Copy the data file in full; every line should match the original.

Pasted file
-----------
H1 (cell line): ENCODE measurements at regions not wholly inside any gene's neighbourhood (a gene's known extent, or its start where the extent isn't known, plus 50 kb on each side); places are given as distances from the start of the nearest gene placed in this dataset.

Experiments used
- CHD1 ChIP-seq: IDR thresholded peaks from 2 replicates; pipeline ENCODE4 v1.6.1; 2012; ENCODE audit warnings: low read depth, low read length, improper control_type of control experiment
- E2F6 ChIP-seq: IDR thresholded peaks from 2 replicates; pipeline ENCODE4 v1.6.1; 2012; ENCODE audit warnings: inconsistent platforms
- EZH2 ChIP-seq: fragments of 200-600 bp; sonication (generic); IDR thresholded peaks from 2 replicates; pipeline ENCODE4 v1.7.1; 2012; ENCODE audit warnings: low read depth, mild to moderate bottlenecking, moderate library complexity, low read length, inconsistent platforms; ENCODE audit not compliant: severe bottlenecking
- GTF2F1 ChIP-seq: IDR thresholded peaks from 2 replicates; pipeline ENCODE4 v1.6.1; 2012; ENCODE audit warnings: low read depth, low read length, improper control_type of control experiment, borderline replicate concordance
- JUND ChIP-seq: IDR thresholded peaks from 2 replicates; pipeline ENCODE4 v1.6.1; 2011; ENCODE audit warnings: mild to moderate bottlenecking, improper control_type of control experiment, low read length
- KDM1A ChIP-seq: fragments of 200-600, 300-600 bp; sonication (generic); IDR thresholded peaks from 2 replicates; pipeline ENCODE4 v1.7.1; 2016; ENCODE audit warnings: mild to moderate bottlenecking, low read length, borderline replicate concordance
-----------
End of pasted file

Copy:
H1 (cell line): ENCODE measurements at regions not wholly inside any gene's neighbourhood (a gene's known extent, or its start where the extent isn't known, plus 50 kb on each side); places are given as distances from the start of the nearest gene placed in this dataset.

Experiments used
- CHD1 ChIP-seq: IDR thresholded peaks from 2 replicates; pipeline ENCODE4 v1.6.1; 2012; ENCODE audit warnings: low read depth, low read length, improper control_type of control experiment
- E2F6 ChIP-seq: IDR thresholded peaks from 2 replicates; pipeline ENCODE4 v1.6.1; 2012; ENCODE audit warnings: inconsistent platforms
- EZH2 ChIP-seq: fragments of 200-600 bp; sonication (generic); IDR thresholded peaks from 2 replicates; pipeline ENCODE4 v1.7.1; 2012; ENCODE audit warnings: low read depth, mild to moderate bottlenecking, moderate library complexity, low read length, inconsistent platforms; ENCODE audit not compliant: severe bottlenecking
- GTF2F1 ChIP-seq: IDR thresholded peaks from 2 replicates; pipeline ENCODE4 v1.6.1; 2012; ENCODE audit warnings: low read depth, low read length, improper control_type of control experiment, borderline replicate concordance
- JUND ChIP-seq: IDR thresholded peaks from 2 replicates; pipeline ENCODE4 v1.6.1; 2011; ENCODE audit warnings: mild to moderate bottlenecking, improper control_type of control experiment, low read length
- KDM1A ChIP-seq: fragments of 200-600, 300-600 bp; sonication (generic); IDR thresholded peaks from 2 replicates; pipeline ENCODE4 v1.7.1; 2016; ENCODE audit warnings: mild to moderate bottlenecking, low read length, borderline replicate concordance